Similarly, it is conceivable that the radar operators lost contact with the pilot due to temporary radio malfunctions although no such malfunctions were mentioned. Which makes more sense? The radar operators ignored the jet flying off into Canadian airspace until the pilot suddenly realizes he has only 30 minutes of fuel and has no clue about his position OR the radar operators guided the pilot in pursuit of a UFO into Canadian air space, beyond the farthest distance to return to base thinking the pilot would be able to land safely at Vancouver if he ran low on fuel – the only problem arising when the pilot experienced multiple instrument failures as he was being guided into Sea Island Airport in Vancouver for his emergency landing.
One intriguing detail in the news reports was that most of the 24 rockets were recovered but that a few were still missing. And why was the jet flying at the speed of sound when all logic suggests it should have been flying at a low speed for its emergency landing approach?
CRASHED AT SONIC SPEED
Radar "Ghost in Sky" Led Pilot Into Grouse Mountain
United States Air Force investigators today reported a radar "ghost" led the pilot of a supersonic F-86 Sabre jet to believe that he was over Tacoma and not Vancouver when his craft slammed into Grouse Mountain at the speed of sound on Friday.
The tragic error was revealed by the examination of a group of investigators who spent Saturday combing the twisted, scattered wreckage in which Lieutenant Lamar J. Barlow, 25, of Tacoma, met instant death.
Major Craig Fairburn, head of the 12-man team, said in Tacoma today that investigation was continuing.
Fairburn's party returned to McChord Field with Barlow's remains Saturday night and a maintenance team arrived here today to begin picking up and crating the wreckage for shipment to McChord for study.
Major Fairburn said radar operators probably mistook the "ghost'" or echo, for Barlow's jet fighter. Barlow was following directions being given for this echo when he splattered the mountainside with wreckage after hitting at a speed estimated at more than 760 miles an hour.
Radar experts described the radar echo as being much the same as a television "ghost." It is quite common in the Pacific Northwest.
Captain R. A. Bins said he believed Barlow had been flying at the speed of sound when his F-86 hit the mountain.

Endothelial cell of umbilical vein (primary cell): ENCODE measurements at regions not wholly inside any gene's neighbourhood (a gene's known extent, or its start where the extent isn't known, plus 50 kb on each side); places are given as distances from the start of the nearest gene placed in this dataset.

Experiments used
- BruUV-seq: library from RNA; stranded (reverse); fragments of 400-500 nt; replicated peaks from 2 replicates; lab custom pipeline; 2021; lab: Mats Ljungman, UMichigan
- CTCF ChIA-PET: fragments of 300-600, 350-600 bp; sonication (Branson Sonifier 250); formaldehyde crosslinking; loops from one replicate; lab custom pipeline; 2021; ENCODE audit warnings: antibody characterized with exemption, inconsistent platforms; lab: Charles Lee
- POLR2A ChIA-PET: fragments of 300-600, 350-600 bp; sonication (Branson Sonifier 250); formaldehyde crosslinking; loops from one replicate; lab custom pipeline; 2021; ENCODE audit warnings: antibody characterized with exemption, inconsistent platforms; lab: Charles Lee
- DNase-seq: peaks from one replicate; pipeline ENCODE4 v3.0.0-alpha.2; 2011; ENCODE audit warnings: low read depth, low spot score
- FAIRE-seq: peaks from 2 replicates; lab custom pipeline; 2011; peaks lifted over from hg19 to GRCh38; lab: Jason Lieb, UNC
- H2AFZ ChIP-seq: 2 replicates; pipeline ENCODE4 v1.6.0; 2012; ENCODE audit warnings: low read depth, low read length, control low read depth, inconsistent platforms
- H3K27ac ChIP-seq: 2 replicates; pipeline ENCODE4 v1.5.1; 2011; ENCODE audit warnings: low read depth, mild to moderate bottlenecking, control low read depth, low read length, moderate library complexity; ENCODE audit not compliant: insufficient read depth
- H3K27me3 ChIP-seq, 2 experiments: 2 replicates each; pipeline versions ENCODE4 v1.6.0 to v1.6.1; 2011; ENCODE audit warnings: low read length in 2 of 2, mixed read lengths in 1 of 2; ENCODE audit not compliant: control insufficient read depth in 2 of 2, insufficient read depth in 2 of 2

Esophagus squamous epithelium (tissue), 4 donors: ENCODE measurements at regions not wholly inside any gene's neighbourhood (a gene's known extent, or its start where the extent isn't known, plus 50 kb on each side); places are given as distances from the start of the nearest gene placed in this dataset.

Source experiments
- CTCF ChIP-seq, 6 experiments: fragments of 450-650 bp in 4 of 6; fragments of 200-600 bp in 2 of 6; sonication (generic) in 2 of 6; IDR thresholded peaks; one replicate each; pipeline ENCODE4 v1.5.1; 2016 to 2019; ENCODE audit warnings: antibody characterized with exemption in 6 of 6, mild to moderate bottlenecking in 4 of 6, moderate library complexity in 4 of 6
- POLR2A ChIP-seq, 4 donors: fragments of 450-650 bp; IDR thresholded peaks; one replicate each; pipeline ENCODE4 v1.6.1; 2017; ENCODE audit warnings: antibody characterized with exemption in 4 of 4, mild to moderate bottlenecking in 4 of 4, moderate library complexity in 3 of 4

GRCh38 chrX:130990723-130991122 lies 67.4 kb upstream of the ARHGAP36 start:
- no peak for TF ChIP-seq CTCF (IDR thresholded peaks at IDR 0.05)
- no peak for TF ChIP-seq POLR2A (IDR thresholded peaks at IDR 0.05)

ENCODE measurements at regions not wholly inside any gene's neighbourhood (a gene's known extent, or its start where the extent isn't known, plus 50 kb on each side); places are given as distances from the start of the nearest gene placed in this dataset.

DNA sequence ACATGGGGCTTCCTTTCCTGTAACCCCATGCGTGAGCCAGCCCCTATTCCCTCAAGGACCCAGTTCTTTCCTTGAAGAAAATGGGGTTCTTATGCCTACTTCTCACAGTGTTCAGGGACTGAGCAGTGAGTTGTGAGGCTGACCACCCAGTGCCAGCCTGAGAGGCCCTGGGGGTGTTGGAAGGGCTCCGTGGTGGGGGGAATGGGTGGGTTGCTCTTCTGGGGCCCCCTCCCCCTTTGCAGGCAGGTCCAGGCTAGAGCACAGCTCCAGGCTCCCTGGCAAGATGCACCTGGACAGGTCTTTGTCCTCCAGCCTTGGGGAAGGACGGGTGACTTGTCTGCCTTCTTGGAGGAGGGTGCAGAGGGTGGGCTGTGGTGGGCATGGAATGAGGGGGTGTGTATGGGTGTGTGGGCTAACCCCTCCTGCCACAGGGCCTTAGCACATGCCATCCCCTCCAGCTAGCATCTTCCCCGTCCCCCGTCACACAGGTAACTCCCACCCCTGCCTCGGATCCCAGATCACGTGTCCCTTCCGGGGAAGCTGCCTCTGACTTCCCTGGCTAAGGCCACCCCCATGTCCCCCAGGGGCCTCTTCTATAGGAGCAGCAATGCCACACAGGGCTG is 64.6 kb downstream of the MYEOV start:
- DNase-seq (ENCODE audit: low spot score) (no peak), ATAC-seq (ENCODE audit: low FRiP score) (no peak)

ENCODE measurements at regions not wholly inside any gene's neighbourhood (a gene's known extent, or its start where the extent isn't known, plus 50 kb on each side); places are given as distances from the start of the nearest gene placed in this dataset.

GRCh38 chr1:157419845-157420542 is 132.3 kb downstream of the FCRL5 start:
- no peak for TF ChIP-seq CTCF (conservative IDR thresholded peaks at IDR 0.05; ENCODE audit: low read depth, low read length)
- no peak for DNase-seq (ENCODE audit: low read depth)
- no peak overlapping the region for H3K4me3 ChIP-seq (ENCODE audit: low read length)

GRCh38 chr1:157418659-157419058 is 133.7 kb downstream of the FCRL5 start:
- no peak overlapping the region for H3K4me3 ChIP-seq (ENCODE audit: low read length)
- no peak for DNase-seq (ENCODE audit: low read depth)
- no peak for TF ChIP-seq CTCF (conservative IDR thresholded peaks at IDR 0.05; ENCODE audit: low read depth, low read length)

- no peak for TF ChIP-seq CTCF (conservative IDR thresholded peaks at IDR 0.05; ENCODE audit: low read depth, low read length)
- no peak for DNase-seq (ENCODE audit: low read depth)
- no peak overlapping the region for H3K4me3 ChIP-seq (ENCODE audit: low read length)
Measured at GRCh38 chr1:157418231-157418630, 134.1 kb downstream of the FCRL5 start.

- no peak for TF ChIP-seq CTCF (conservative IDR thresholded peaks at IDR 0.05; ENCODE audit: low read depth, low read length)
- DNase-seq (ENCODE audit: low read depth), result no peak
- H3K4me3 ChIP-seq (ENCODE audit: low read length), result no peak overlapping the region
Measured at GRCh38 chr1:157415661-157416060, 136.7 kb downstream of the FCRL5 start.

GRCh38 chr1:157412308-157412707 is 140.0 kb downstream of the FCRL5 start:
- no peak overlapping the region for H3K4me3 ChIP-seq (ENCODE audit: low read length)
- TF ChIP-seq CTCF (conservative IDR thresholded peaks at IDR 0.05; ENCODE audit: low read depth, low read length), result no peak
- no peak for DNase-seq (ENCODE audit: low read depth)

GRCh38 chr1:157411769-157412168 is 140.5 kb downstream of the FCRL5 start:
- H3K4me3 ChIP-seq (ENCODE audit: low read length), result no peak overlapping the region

Captain R. Allison, official investigating officer, said that Barlow had radioed he was just breaking through the overcast when he crashed.
"It is hard to understand why he would be travelling so fast while coming in so low," said Allison.
The plane hit the mountain at 2700 feet, about 200 feet below the cloud layer.
Major Fairburn said the 25-year-old pilot was "fairly inexperienced" at flying the super-sonic F-86 fighter.
Fairburn agreed with Captain Allison and Bins who said Barlow should have bailed out rather than try to bring his plane in without instruments.
"His electronic commpass which enabled him to navigate blind was out of order," said Fairburn.
"When the radar station picked him up he figured he could come in safely on their instructions.
"Experienced pilots usually listen to what radar operators have to say, then use the knowledge as best they can.
"What we believe Barlow did, was trust completely in the information being relayed to him. He probably thought he was over Tacoma," the major said.
Lieutenant Barlow radioed his base Friday morning that the compass had failed and that he was lost. Radar operators then picked up his image on their screen at McChord and also on the secret radar near the border.
They directed the image for about 15 minutes before the fatal echo appeared on the screen, the Army official said.
Major Fairburn said contrary to other reports, their was nothing secret about the equipment destroyed in the crash.
"We were worried only about explosives," he said explaining the heavy guard which was placed over the wreck.
"There were 24 rockets on the plane when it crashed, each with the destructive equivalent of a 250-pund bomb," he said.
The major added that none of the explosives could be set off except with electronic devices. He said "nearly all" of the rockets have been recovered.
American medical officers removed pieces of the pilot's body from the wreck as dusk fell over the mountain Saturday.
F86 Wreckage on Grouse Mountain, Feb. 15, 1954
Scattered over an area of 300 yards was shattered wreckage of U.S. Air Force F-86 Sabre after it smashed into Grouse Mountain near chair lift Friday bringing instant death to pilot Lt. Lamar Barlow of Tacoma. This is remains of powerful motor which propelled the jet fighter at a speed greater than sound. Investigators report that faulty radar was responsible for crash - George Diack photo.
Girl, 6, Was Only Witness to U.S. Fighter Crash
Only eye witness to the plunge of a Sabrejet into Grouse Mountain Friday was a 6-year-old girl, it was revealed today.